But what are the boundaries of “extremist”? I have never felt such limits in my own imagination as when standing next to a Muslim couple waiting for the elevator in our hotel lobby. The man was dressed like tourists everywhere, the woman in a black robe, head to toe, black head scarf, opaque black veil, only slits for her eyes to see. One has no idea what this spectral creature might be thinking, of you, or of the Chinese girl standing on her other side in the skimpiest of hot pants. One strains for a snatch of conversation, a tone of voice that might give some clue. Actually, she is laughing sweetly, talking to her husband. For our encounter with Islam, we need, at the very least, a new Dostoevsky or Flaubert, but of course there isn’t one.

The Islamic party (PAS) is growing in Malaysia, the majority party in two of the 13 states. One of our ISIS hosts (a Chinese historian, trained in the United States) told us that young Malays want to go to Pakistan to study who knows what, instead of to America or Britain to study engineering or business. Obviously this poses a long-term threat to the modern, religiously moderate, rather cosmopolitan trading state that Malaysia has become.

Our schedule was jammed with meetings—with police officials, with government officials, with bank officials, with the American ambassador, the Chamber of Commerce, the assistant prime minister, with human-rights groups, with the “Sisters in Islam” (a group of “progressive” Muslim women who argue that polygamy and wife-beating are not sanctioned by the Koran). We were groggy with jet lag, hardly able to respond to the exquisite politeness of the Malaysians—which didn’t stop efforts at political advocacy. One of our group pressed our hosts on the question of whether the crime rate (low by American standards) would be lower still if all Malaysians were permitted to own firearms.

Perhaps our most interesting event was dinner with “Young Malaysians”— an elite group of young men in their 30s, working as attorneys, aides to government ministers, journalists, researchers. To my delight, our hosts soon began interrogating us about the “neoconservatives,” about whom they had been reading much in the Western press. Opposition to the Iraq war and to America’s Mideast policies was unanimous among the Malaysians we met—probably driven most of all by the sense that our approach poured kerosene on the latent divisions in their own country. As one Malaysian diplomat explained to me (in reference to the Israel-Palestine conflict), moderate Muslims desperately need arguments to prove the West’s fairness and good faith for their own showdown with Islamic extremists.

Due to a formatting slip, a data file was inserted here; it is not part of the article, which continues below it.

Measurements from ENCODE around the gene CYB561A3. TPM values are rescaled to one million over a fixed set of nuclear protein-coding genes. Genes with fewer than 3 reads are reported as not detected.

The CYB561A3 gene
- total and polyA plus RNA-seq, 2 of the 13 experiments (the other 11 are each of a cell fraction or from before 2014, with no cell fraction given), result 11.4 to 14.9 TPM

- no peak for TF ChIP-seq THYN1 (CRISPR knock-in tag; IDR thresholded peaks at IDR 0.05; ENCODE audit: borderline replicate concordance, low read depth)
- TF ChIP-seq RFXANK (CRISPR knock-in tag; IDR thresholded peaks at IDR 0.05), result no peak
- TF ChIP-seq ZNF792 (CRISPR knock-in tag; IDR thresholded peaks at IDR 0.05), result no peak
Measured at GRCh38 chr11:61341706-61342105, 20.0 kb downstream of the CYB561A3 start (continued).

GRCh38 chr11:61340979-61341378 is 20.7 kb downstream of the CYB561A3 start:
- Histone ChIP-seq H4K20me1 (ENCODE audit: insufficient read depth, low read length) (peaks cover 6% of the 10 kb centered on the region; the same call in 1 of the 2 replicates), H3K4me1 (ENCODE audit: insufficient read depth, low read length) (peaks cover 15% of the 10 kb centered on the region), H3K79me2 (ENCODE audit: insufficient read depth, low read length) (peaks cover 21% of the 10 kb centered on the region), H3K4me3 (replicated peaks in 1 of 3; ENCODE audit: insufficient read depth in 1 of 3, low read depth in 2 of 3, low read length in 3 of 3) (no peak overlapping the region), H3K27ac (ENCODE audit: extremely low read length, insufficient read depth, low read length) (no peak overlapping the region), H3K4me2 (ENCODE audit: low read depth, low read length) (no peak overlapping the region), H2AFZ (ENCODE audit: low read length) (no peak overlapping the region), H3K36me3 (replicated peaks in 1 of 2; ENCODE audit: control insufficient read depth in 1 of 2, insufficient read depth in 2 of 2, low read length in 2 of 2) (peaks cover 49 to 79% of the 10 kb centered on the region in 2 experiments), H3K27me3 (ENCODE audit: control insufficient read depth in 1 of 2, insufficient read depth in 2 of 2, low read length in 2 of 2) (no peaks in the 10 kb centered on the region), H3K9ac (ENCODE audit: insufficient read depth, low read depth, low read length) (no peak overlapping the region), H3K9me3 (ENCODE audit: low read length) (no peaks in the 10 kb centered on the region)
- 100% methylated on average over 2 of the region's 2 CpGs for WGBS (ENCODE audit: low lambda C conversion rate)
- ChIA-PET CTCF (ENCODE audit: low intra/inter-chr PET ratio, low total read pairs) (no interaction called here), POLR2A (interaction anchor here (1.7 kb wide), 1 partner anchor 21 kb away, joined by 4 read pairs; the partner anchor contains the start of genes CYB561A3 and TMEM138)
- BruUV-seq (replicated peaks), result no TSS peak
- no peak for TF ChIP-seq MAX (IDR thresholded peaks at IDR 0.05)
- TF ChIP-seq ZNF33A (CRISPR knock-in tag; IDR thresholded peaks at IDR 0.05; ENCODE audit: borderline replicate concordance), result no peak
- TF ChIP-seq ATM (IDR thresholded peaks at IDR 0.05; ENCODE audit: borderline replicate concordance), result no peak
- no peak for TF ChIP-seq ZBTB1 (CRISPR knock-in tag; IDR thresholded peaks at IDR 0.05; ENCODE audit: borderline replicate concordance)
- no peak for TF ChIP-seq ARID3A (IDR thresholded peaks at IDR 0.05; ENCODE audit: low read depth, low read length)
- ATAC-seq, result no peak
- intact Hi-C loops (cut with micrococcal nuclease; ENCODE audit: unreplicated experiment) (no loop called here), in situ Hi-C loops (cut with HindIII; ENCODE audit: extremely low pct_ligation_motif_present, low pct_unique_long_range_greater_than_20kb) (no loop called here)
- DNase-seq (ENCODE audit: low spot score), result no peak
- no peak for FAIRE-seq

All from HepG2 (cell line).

It’s not only a Malaysian tune. We hadn’t expected condemnation of American foreign policy from the businessmen we met for a luncheon at the American Chamber of Commerce, but we got an earful. A Boeing exec said, with surprising bluntness, that Bush’s foreign policy was killing American business in Asia—he stressed particularly the need to do something about the “Palestine problem.” Everyone at the table agreed, and we registered a not unsurprising fact about the global village: the conflict in the Holy Land resonates strongly at a distance of 10,000 miles.

Americans living outside the U.S. are keen monitors of the growing global dismay at the conduct of “the world’s only superpower,” and one wishes they had a bit more nerve in expressing themselves.

The power gap between Washington and Kuala Lumpur is so vast that one can see how Americans might conclude that concerns from the likes of Malaysia can be safely discounted. That’s not a sentiment any of our group felt after a week there. More the opposite: that the fate of such middling countries—no longer poor, not yet rich, increasingly well-educated, vital as allies if Islamic terrorism is to be isolated and contained, and bellwethers of global opinion—will count heavily in the politics of the new century.

about the author

Scott McConnell is a founding editor of The American Conservative and the author of Ex-Neocon: Dispatches From the Post-9/11 Ideological Wars. Follow him on Twitter at @ScottMcConnell9.